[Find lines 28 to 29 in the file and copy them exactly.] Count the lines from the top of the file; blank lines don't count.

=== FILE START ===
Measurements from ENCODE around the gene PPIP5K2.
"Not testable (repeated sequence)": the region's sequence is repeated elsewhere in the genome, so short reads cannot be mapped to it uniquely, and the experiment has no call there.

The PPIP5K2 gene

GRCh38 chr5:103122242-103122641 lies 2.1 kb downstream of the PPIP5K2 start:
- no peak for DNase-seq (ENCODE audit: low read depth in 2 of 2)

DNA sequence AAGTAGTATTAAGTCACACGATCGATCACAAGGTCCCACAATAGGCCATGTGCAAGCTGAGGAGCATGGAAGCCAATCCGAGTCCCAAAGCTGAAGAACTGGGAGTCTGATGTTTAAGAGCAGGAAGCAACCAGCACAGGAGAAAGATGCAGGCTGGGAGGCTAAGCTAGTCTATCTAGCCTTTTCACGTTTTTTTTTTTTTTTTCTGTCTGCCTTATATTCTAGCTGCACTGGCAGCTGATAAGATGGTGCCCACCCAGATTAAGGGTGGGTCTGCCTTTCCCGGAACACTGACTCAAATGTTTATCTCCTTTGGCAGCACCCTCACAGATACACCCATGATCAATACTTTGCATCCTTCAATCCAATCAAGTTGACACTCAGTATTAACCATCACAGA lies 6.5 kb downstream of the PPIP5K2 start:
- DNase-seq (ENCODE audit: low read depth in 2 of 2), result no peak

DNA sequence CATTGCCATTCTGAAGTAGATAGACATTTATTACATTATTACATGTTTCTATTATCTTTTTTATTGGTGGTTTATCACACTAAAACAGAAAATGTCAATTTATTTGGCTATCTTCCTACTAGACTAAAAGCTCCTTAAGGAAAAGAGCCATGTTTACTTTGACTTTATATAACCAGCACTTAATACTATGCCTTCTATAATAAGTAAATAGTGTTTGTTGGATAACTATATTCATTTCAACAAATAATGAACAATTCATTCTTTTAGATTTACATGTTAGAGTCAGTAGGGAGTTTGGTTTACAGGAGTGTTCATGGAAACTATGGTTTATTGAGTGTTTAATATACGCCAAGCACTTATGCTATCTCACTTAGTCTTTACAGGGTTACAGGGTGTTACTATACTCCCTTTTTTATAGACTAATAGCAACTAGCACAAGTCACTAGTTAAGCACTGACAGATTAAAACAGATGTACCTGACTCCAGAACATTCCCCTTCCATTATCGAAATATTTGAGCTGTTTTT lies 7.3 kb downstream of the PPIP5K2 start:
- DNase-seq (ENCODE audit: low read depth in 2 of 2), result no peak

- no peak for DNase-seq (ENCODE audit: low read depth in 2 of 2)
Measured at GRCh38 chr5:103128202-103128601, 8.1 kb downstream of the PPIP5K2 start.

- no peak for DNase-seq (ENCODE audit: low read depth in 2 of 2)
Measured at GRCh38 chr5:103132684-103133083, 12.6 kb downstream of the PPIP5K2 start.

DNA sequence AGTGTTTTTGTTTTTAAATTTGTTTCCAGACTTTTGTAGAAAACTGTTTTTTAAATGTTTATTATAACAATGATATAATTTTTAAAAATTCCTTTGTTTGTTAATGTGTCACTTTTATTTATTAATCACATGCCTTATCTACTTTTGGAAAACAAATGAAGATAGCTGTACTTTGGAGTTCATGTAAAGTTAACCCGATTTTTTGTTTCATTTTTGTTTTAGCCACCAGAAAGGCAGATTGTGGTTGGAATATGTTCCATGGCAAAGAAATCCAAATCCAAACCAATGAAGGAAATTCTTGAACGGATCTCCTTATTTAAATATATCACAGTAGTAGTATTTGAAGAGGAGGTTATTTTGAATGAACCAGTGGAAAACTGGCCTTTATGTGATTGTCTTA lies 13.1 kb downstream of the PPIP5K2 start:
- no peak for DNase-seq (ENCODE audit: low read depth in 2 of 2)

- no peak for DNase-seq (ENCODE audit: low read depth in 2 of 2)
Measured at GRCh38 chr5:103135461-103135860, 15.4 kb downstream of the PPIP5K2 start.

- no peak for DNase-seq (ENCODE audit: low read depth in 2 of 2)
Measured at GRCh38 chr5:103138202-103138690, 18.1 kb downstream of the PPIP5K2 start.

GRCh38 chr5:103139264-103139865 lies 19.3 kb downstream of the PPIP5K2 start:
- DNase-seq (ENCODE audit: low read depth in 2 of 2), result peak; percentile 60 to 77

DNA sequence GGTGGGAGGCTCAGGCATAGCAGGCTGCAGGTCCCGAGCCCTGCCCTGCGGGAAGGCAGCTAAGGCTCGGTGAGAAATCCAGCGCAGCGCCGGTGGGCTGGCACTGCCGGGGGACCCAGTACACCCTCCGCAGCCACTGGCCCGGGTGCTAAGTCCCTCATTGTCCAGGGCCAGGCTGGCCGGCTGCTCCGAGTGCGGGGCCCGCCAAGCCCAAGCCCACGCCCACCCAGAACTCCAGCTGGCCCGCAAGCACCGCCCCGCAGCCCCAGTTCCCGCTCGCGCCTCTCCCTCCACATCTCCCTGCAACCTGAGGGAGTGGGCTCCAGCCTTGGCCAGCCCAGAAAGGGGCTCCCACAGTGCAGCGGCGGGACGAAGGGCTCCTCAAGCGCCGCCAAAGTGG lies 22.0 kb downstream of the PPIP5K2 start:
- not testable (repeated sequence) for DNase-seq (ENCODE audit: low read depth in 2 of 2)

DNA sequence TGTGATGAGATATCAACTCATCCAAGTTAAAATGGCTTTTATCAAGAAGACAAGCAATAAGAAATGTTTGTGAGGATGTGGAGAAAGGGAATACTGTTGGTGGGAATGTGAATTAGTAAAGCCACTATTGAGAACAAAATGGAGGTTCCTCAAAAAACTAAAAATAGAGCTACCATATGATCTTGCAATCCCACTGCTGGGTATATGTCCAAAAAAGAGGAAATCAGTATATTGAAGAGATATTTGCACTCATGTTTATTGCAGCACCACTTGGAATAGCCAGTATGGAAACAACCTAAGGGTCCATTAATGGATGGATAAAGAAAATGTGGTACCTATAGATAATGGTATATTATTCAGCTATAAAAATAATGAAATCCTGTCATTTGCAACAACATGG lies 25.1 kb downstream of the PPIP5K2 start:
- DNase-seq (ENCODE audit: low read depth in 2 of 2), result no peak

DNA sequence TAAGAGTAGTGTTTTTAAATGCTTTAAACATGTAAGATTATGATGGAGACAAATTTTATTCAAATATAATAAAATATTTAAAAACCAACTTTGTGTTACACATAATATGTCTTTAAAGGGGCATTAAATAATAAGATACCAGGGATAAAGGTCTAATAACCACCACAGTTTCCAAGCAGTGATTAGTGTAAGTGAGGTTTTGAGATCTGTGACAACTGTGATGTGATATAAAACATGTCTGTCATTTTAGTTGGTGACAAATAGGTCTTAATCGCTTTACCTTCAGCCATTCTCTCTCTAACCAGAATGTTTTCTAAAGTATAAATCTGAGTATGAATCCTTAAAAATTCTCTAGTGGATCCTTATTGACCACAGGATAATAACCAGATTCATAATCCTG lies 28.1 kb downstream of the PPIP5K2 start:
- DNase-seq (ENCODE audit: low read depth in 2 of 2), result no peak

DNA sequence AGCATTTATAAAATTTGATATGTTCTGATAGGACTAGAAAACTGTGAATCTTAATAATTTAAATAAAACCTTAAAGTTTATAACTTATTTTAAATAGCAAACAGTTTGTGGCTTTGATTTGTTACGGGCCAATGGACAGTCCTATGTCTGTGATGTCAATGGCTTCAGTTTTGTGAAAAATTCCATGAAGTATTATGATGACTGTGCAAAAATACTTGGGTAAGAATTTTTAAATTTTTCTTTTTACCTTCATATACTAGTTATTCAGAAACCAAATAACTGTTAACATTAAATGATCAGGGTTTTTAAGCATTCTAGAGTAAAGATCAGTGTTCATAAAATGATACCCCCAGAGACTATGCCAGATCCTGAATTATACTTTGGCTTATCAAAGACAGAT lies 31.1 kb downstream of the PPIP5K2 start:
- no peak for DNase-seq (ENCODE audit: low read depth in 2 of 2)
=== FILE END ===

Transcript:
DNA sequence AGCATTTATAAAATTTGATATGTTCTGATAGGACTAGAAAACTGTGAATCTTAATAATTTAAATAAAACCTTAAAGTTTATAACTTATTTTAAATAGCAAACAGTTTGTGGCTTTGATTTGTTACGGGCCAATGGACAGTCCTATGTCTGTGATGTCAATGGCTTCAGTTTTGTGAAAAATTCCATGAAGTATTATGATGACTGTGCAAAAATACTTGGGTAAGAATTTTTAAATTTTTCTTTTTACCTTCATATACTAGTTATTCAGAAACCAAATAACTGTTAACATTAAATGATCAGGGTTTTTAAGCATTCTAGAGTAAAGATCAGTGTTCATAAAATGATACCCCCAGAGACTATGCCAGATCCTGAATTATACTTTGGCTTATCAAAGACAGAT lies 31.1 kb downstream of the PPIP5K2 start:
- no peak for DNase-seq (ENCODE audit: low read depth in 2 of 2)